Well it certainly looks and feels like summer is over for this year, what little of it we had. Those few beautiful hot summery days in September were marvelous but unfortunately there was just too few of them. Even those hot days were sandwiched between cold and rainy days, which were enough to make the farmer wonder if his crops were ever going to see the inside of a bin before the wrath of winter sets in.
Senior centers all across the province are just now responding to the plea for detailed information on their financial status and from what I have seen of them it’s a really woeful tale, especially in those rural areas. Numerous centers that have an income of about $500 are faced with expenditures of some $5,000 to $6,000. Most of that expenditure sits squarely on the shoulders of the cost of energy, power, water, telephone and taxes.
The $6,000 generally represents the expenses of a center that has had to reduce the number of days it can be open. Centers that used to open five days a week are now struggling to have their doors open two days a week. Each day that a center has to be closed a senior has to go without the comfort of companionship, social activity and a chance to attain and retain a level of overall health that helps them in their every day lives.
A special senate committee on ageing’s first interim report published in 2007 had reported that the average age of seniors living in rural areas was much higher than the seniors living in urban areas. The reason for that was the out migration of younger people, and the growing tendency for some people to seek retirement in those rural areas. So if retirees live in small town Saskatchewan then why do we not see them? They certainly do not seem to be entering the doors of the senior centers.
Those people who are retiring at this present time do not actually see themselves or regard themselves as seniors, and there are huge differences in the expectations of present day retirees as opposed to those who retired some 15 to 20 years ago.
Personal financial situations can also vary tremendously. People who were starting to enter the work force 60 years ago had no idea just how much they would need for retirement in the year 2000 so they find themselves now a little short changed in the pension area. It is also true of course that private pension schemes were not as lucrative as they are at this present time. Also not too many private firms who were offering employment in the 50s and 60s had pension plans for their employees.
That senate report also spoke about defining a "senior". They expressed the thought a 65-year-old in the early 50s is not the same as a 65-year-old in 2007, that they are entirely different people. The report goes on to state that seniors are, on average, much healthier and certainly have many more years ahead of them. Although the healthcare now is better than it was, that alone does not make the present day senior healthier. To a large extent seniors have resisted the temptation to abandon their accustomed life style and join the race to the fast foods and instant packaged foods.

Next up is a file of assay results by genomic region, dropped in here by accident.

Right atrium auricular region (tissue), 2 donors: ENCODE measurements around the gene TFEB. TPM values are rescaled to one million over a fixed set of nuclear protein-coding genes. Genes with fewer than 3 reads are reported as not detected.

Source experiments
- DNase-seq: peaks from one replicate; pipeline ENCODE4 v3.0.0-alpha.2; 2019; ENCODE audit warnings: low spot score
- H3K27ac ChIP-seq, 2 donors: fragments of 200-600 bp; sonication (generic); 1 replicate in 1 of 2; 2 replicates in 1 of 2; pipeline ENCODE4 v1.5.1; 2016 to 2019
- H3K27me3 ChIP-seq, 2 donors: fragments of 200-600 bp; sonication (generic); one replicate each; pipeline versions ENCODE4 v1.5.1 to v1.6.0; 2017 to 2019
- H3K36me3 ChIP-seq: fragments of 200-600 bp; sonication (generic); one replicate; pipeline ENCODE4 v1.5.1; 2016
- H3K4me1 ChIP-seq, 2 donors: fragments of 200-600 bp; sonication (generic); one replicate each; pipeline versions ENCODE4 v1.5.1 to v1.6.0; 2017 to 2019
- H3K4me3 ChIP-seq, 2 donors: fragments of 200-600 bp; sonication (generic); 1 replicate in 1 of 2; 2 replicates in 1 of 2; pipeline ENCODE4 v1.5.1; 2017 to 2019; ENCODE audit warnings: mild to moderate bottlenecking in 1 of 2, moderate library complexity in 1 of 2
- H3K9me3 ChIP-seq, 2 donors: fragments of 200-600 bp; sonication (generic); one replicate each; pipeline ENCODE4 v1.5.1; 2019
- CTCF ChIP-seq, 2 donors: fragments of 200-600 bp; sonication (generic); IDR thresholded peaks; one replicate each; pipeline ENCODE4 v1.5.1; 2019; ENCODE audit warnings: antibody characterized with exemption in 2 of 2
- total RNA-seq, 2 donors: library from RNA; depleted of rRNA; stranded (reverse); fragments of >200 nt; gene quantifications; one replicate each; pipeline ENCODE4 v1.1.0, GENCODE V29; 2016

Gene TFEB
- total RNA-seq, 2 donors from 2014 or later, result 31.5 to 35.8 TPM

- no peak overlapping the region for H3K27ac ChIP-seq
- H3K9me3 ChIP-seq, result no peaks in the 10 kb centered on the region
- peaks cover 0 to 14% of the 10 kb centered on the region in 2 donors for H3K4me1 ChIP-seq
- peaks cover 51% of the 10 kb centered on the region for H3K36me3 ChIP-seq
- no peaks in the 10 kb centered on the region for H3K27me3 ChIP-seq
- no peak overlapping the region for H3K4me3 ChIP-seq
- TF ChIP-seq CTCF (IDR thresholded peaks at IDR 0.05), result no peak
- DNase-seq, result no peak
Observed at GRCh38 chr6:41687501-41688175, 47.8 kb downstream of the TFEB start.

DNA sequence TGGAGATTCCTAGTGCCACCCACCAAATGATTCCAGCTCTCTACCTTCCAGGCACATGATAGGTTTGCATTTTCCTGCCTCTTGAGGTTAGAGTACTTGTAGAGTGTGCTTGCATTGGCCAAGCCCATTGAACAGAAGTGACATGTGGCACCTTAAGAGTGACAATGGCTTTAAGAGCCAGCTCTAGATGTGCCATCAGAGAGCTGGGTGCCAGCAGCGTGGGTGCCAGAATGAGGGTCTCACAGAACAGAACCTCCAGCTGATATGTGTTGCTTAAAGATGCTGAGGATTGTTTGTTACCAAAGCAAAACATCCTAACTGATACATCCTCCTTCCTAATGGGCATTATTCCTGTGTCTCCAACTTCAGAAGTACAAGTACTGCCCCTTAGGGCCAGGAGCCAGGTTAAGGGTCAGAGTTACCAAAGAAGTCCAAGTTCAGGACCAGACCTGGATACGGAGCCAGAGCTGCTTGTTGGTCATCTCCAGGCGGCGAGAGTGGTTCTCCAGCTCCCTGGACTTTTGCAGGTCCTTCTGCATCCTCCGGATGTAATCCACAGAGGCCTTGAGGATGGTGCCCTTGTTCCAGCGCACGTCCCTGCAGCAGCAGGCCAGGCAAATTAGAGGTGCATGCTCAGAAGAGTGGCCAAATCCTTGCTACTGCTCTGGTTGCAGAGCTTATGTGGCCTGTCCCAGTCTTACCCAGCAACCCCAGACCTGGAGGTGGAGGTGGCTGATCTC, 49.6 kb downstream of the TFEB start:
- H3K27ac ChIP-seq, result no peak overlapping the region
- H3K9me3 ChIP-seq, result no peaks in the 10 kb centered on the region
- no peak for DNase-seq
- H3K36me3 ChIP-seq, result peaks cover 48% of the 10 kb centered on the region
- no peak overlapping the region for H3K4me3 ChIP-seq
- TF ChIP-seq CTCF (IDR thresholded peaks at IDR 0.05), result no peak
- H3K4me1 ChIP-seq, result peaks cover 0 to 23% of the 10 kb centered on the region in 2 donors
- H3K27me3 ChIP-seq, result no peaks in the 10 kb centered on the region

A healthy diet and good home cooking has been their standby all their lives and they have no wish to desert it now. They also still recognize the need to retain as high an activity level as possible in their day to day lives. That along with good health care is why they are healthier and living longer. Many grandmothers now tell me that they are being approached by daughters and grand daughters to be taught culinary skills, all in an attempt to have healthier lives.
Whether we as seniors like it or not the computer is here to stay and it has become very obvious that we will have to adapt. It is clear that computers can aid in communication and education in all our lives and in order to update SSAI’s ability to communicate with its many members we are in the process of opening a web site or web page. More about that in the months ahead.
For those centers that do not have access to a computer the answer maybe to touch base with Sask Tel Pioneers in your area, they can sometimes help with a donation of a computer. Your local school children will be only too pleased to help with any instruction required.
The Saskatchewan Seniors Association Inc ( SSAI ) will be holding another raffle with tickets being on sale starting early in 2010 with a 25 per cent return on tickets sold going to the centers who sell them and we hope this time that all centers will join us in selling them. The organization of the five-pin bowling tournament is well under way so have your teams ready to register.
Hope to hear from you all but in the meantime stay active and stay healthy.
Len Fallows is the President of The Saskatchewan Seniors Association Inc.